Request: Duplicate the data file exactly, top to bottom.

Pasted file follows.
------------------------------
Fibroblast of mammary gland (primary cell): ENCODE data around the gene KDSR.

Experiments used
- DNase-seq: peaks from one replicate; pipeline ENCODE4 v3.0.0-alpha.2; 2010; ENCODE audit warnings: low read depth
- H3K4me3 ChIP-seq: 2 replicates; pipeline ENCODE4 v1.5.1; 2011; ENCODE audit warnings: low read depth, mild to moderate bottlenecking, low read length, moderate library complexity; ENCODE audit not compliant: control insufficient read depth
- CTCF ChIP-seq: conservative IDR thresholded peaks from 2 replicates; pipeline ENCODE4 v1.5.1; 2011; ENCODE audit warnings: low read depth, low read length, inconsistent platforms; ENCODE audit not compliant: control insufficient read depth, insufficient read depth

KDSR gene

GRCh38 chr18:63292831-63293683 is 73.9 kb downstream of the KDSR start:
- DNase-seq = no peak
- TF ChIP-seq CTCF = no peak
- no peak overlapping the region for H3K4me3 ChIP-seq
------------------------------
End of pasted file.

Fibroblast of mammary gland (primary cell): ENCODE data around the gene KDSR.

Experiments used
- DNase-seq: peaks from one replicate; pipeline ENCODE4 v3.0.0-alpha.2; 2010; ENCODE audit warnings: low read depth
- H3K4me3 ChIP-seq: 2 replicates; pipeline ENCODE4 v1.5.1; 2011; ENCODE audit warnings: low read depth, mild to moderate bottlenecking, low read length, moderate library complexity; ENCODE audit not compliant: control insufficient read depth
- CTCF ChIP-seq: conservative IDR thresholded peaks from 2 replicates; pipeline ENCODE4 v1.5.1; 2011; ENCODE audit warnings: low read depth, low read length, inconsistent platforms; ENCODE audit not compliant: control insufficient read depth, insufficient read depth

KDSR gene

GRCh38 chr18:63292831-63293683 is 73.9 kb downstream of the KDSR start:
- DNase-seq = no peak
- TF ChIP-seq CTCF = no peak
- no peak overlapping the region for H3K4me3 ChIP-seq